2. Aptamer in the Delivery of Therapeutic Nanoparticles Containing siRNA, shRNA, and miRNA

The origin of siRNA nanoparticles targeted delivery through aptamers dates to 1998. Guo et al. treated T cells with an RNA nanoparticle consisting of a dimer of the packaging RNA (pRNA) derived from the DNA-packaging motor of bacteriophage phi29 loaded with a siRNA for survivin mRNA and conjugated with a CD4 specific aptamer [12]. Hu et al. used the same platform to create a nanoparticle containing an siRNA for ICAM 1 conjugated with aptamer FB4 directed against the mouse transferrin receptor. The in vitro results showed a decreased of ICAM-1 expression and blocked the adhesion of monocytes [13].
From this date, many types of platforms and supports were developed so that siRNA could be targeted through aptamers. To target cells using aptamers, Afonin et al. designed multifunctional siRNA nanoparticles aiming at the silence of multiple HIV-1 genes [14]. To show the feasibility of siRNA delivery using nanorings, Li et al. developed a nanorings construct functionalized with J18 RNA aptamers specific for the human epidermal growth factor receptor (EGFR) [15]. The nanoring design can achieve cell-targeting properties, but the internalization and functional effects of siRNAs bound to aptamer-nanorings were not studied [16]. Zhao et al. developed a nanoparticle to treat anaplastic large cell lymphoma (ALCL). The nanocarrier incorporated both anaplastic lymphoma kinase (ALK) siRNA and a CD30 aptamer onto nano-polyethyleneimine-citrate leading to growth arrest and apoptosis in vitro [17]. Powell et al. tested the possibility of conjugating an aptamer A6 which can bind to human epidermal growth factor receptor 2 (HER-2) receptors on breast cancer cells to P-gp siRNA siRNA-containing nanoparticles. The knockdown of P-gp was increased significantly, decreasing a resistance to chemotherapeutics in the cells [18]. To overcome multi-drug resistance (MDR), an MD- specific aptamer-conjugated grapefruit-derived nanovectors (GNVs) was used for co-delivery of siRNA and doxorubicin (DOX), resulting in a potent anti-tumor activity [19].
Stable nucleic acid lipid particles (SNALPs) also used to deliver siRNA through aptamers. In this study, the authors coupled the transferrin receptor aptamer in SNALP loaded with siRNA. The aptamer-targeting enhanced siRNA uptake and target gene knockdown in cells [20]. Another aptamer–liposome–siRNA delivery system was developed by Alshaer et al. In this model, siRNA complexed with protamine and aptamer anti-CD44, a cell surface biomarker overexpressed in many tumors, was used as targeting delivery for the first time [21]. They confirmed the silencing disease-related genes in tumors [18].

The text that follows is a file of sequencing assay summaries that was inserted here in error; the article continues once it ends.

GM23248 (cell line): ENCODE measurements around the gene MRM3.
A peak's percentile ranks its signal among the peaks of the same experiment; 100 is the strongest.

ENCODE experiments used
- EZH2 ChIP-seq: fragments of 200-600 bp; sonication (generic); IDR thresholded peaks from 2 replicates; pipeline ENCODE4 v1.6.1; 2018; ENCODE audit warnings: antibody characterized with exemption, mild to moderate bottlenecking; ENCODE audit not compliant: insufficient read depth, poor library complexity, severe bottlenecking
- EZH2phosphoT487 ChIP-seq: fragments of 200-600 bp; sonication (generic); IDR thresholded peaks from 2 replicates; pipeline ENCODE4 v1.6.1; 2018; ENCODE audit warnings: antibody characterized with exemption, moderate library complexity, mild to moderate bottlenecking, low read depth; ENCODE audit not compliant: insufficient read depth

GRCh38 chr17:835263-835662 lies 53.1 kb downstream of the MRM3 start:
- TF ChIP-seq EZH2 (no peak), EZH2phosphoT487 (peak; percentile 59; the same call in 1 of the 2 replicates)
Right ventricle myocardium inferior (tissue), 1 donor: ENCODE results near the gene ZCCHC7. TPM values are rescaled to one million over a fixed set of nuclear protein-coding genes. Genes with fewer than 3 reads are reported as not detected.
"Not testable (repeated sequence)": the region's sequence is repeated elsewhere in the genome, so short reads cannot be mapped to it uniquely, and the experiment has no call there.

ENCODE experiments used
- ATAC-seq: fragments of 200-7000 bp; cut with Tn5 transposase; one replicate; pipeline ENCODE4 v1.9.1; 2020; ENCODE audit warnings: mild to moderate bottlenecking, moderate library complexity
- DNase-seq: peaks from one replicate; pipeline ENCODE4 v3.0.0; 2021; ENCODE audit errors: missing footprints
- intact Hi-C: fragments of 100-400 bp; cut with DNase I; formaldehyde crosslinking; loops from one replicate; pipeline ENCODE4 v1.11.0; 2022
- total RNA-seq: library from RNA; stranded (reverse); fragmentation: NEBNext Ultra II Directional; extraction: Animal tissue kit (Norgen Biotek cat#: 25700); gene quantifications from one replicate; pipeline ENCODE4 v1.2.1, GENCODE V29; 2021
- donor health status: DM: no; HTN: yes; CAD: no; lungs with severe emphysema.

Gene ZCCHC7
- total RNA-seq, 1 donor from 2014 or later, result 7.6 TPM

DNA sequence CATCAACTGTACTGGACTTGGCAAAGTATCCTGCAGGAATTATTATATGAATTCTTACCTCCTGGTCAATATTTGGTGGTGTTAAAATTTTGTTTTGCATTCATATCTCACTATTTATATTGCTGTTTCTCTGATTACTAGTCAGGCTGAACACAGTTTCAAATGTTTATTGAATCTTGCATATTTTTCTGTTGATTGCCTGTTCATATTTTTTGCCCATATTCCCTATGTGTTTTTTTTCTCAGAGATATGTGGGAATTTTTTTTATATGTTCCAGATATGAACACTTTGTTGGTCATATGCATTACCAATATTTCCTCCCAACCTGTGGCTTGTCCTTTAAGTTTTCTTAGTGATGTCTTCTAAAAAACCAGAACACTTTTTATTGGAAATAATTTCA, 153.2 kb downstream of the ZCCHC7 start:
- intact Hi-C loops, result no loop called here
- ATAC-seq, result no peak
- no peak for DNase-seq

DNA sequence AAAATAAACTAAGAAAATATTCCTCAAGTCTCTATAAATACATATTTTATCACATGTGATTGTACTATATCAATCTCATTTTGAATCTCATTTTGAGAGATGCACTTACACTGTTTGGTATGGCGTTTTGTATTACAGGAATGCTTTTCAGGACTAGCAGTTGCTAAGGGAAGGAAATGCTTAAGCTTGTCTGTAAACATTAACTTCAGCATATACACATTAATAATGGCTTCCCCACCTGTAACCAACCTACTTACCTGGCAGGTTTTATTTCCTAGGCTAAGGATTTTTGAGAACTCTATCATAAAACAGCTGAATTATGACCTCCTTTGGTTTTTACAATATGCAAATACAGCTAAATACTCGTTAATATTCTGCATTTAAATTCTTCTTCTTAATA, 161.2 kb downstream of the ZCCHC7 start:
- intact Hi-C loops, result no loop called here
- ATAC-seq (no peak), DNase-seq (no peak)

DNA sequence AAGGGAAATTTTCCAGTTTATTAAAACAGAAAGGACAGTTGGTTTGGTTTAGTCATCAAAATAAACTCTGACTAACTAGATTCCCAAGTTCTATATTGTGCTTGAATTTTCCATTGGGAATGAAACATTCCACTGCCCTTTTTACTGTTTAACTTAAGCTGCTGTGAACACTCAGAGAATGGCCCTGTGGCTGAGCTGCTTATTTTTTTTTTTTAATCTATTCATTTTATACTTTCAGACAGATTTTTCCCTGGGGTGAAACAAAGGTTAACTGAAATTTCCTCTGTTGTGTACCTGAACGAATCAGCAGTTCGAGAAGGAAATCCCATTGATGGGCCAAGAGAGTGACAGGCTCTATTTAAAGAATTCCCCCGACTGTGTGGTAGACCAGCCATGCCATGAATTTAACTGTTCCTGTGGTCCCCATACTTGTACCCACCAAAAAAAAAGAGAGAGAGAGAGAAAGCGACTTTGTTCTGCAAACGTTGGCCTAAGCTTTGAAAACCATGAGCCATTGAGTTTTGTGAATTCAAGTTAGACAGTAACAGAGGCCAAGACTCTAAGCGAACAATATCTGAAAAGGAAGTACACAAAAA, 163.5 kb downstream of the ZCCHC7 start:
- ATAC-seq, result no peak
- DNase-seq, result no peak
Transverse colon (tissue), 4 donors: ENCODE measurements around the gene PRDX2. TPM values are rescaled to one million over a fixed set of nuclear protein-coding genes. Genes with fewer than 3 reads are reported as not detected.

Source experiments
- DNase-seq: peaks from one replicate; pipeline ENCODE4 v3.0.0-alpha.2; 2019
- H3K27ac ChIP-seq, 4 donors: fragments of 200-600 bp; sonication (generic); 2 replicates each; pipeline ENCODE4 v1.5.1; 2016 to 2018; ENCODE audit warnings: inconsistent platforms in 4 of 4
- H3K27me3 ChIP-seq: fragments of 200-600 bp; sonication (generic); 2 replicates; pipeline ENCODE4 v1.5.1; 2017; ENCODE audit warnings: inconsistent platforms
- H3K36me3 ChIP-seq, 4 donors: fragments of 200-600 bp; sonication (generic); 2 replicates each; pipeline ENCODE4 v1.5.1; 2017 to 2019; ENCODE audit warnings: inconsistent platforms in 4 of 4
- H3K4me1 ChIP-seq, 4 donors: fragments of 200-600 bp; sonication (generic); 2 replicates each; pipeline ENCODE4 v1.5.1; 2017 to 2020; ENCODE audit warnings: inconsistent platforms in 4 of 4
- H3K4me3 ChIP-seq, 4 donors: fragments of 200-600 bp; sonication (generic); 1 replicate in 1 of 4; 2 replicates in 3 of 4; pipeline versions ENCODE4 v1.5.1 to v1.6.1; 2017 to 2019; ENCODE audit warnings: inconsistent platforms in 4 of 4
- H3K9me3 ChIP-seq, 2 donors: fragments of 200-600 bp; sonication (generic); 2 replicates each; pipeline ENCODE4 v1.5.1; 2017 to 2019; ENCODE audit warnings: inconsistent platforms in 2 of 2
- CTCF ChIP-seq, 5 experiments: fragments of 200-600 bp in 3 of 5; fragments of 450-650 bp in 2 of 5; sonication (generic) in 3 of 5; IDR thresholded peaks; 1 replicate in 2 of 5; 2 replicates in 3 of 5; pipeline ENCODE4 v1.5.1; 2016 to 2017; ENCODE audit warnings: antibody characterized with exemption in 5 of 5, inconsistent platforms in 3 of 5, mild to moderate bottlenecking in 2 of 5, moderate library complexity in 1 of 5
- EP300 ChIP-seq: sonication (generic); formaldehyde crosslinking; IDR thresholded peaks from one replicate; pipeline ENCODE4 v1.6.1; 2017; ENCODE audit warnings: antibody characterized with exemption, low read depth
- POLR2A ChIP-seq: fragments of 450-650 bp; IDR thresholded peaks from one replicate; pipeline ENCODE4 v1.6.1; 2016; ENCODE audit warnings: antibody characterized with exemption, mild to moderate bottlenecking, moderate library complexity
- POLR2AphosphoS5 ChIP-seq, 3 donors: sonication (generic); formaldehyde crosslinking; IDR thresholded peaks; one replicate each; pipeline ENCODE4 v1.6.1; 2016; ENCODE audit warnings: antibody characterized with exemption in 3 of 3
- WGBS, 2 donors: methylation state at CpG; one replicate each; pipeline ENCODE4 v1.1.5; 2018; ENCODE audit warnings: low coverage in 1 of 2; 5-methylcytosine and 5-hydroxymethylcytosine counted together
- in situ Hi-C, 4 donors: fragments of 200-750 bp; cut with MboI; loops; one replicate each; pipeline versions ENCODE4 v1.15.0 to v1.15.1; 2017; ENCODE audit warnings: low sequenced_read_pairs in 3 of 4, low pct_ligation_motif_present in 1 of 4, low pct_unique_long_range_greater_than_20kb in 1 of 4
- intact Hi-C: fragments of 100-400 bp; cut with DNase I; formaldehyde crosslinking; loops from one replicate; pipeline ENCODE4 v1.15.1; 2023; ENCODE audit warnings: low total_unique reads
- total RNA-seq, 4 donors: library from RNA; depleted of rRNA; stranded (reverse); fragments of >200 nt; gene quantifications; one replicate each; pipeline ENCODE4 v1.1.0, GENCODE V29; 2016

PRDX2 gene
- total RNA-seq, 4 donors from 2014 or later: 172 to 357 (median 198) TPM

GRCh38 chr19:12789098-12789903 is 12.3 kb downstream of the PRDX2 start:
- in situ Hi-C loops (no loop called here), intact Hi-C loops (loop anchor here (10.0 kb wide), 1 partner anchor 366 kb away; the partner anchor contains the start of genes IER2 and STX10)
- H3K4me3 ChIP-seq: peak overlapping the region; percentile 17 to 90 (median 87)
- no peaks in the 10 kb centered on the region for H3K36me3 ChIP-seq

To target prostate cancer cells, Kim et al. used shRNAs against the gene BCL-xL and the PSMA (prostate-specific membrane antigens) aptamer (A10–3) conjugated to a polyethyleneimine (PEI)-PEG construction. In order to amplify the therapeutic response and use different drugs in synergy, the authors also included DOX in aptamer-functionalized nanoparticle, and this approach led to the death of the cancer cells, demonstrating the effectiveness of the combination therapy [22]. Likewise, the PSMA aptamer was used to target delivery of miRNA (miR-15a and miR-16–1) identified as tumor suppressor genes in prostate cancer. The nanoparticle based on polyamidoamine and PEG allowed selective killing of prostate cancer cells [23]. Xu et al. used a multifunctional envelope-type nanoparticle platform constituted of two polymers that co-incorporate siRNA. For the nanoparticle functionalization was used S,S-2-(3-(5-amino-1-carboxypentyl)ureido)pentanedioic acid (ACUPA) ligand that can specifically bind to PSMA. This study reached an efficient gene silencing in prostate cancer tumor cells in vivo [24].
Lv et al. used Polyamidoamine (PAMAM) dendrimers functionalized with EGFR aptamers to co-deliver shRNA to survivin and erlotinib. Survivin shRNA is used to activate apoptosis while erlotinib is a tyrosine kinase inhibitor. This therapeutic approach in association with Chloroquine acted synergistically to reverse erlotinib resistance in EGFR mutation-positive of non-small-cell-lung cancer (NSCLC) [25].
Another strategy is use of siRNA-aptamer chimera to compose the nanoparticle, and the siRNA-aptamer chimera has emerged as a promising approach for efficient delivery of siRNA to specific cell types, owing to its low immunogenicity, ease of chemical synthesis and modification, and the outstanding targeting specificity of the aptamer [26]. However, in some cases, endosome escape has been reported. To avoid this problem, it has been used siRNA-aptamer chimeras in nanocarriers. Bagalkot and Gao developed a new technology for linking siRNA-aptamer chimeras to carrier nanoparticles [27]. In this new technology, the siRNA block should become the anchor point for interaction with cationic nanoparticles for reduced enzymatic degradation and nonspecific interaction with cells and tissues, whereas the aptamer block should stay on the outside with minimized interaction with the nanoparticle surface. This approach opened new opportunities in targeted delivery based on siRNA-aptamer chimeras.